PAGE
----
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How to approach cats, especially ones you do not know!

We often forget how big we are compared to our feline friends. When an adult comes whooshing in, arms outstretched, preparing to either scoop the cat up or pet it, the response most often is fear. Usually the cat is gone in a nano-second. Unfortunately, this can become problematic and sometimes results in a compromised relationship with your cat and a loss of trust.

You can avoid this by using some tried-and-true methods when approaching a cat – whether it's yours or one that you're meeting for the first time.

  1. The decision of whether or not to get acquainted is up to the cat. You can slowly reach toward the cat, but let her decide whether or not to get to know you. If she rubs against your legs, you'll know you've been accepted. She's spreading her scent, while building her own comfort level. Or, if she smells your hand, she's trying to determine if you're safe or not. She and you are establishing trust in each other.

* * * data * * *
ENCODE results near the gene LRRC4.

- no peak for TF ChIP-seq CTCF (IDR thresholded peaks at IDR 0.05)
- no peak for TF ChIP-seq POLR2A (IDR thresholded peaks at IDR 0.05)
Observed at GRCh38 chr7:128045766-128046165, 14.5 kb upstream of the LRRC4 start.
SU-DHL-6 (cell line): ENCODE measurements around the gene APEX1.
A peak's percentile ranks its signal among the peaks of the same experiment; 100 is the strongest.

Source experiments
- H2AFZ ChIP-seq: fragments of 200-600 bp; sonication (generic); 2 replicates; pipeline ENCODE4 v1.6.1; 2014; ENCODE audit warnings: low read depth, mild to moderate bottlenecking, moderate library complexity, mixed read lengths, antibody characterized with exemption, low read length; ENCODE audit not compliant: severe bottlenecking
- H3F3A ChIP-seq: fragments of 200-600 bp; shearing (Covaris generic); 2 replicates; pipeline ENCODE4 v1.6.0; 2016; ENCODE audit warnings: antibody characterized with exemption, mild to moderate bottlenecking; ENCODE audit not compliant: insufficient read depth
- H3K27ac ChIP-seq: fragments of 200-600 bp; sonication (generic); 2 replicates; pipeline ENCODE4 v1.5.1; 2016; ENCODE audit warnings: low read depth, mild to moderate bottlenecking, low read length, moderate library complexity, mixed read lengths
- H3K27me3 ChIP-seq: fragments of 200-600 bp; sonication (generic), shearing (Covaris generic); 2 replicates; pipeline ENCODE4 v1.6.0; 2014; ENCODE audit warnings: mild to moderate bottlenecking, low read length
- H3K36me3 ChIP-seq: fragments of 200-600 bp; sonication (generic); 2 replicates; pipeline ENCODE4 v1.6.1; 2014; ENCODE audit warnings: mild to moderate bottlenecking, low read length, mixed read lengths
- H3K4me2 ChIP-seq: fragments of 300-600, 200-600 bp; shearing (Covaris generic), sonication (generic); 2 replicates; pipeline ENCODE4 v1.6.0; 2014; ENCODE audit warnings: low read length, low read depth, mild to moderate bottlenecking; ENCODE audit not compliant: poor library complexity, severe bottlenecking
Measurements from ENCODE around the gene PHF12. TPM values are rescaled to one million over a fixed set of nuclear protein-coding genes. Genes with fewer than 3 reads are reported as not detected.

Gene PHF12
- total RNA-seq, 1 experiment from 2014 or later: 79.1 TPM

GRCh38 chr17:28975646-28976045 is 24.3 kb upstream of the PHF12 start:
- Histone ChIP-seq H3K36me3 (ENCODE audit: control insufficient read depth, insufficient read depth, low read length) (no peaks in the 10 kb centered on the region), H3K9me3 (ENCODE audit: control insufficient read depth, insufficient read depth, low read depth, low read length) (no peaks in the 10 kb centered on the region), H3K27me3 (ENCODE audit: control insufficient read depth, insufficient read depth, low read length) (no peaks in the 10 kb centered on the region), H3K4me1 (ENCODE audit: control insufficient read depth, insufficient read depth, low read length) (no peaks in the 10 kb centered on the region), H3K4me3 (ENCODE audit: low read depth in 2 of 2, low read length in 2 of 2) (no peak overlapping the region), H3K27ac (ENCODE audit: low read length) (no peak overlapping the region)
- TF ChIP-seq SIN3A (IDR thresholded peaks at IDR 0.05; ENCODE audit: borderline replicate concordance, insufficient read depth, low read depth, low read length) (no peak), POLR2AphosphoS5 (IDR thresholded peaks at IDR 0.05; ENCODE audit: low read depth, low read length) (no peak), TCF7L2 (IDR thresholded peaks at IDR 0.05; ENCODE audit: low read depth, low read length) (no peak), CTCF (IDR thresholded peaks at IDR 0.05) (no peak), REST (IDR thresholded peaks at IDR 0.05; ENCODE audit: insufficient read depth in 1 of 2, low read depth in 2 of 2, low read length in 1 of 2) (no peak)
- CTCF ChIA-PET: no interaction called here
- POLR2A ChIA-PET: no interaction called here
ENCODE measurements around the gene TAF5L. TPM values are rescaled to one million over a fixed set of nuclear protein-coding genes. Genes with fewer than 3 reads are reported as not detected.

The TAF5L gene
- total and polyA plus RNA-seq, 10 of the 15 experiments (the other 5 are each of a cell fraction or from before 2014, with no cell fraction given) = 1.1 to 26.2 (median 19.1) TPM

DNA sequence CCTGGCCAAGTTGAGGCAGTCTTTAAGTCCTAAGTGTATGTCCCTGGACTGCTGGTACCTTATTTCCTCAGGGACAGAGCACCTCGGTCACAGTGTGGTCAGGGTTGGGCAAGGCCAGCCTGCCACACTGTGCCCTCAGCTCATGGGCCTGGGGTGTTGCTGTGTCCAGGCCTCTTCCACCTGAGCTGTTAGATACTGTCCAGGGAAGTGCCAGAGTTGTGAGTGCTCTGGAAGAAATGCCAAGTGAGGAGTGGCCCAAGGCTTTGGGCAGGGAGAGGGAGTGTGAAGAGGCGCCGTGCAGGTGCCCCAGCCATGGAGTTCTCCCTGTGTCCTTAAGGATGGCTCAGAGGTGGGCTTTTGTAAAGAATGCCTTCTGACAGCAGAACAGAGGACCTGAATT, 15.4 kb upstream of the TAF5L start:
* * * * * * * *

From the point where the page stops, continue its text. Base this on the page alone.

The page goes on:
2. If a cat is especially skittish, be patient and take your time. Let the cat come to you first. Ignore it, avoid eye contact and don't reach toward her. Once she feels comfortable, she'll signal that it's okay to pet her by moving toward you or rubbing against your leg.
  3. The position of your body can help the situation. Turn to the side rather than facing a cat directly. Avoid eye contact. Make yourself smaller by sitting or kneeling. Many cats are better at getting acquainted if they are on higher places, like on a couch or perch. If the cat decides to investigate, you then can slowly extend your hand for the cat to smell.
  4. A slow blink shows you are friendly and safe.  Close your eyes, count to three, and open them. This indicates that you are safe. If the cat returns the slow blink, you'll know that you've been complimented.
  5. Treats and toys provide extra encouragement. Since cats are such foodies, they usually find it hard not to be impressed by treats dropped nearby or safe cat toys (preferably no plastic) such as peacock feathers.

posted on 8/22/2017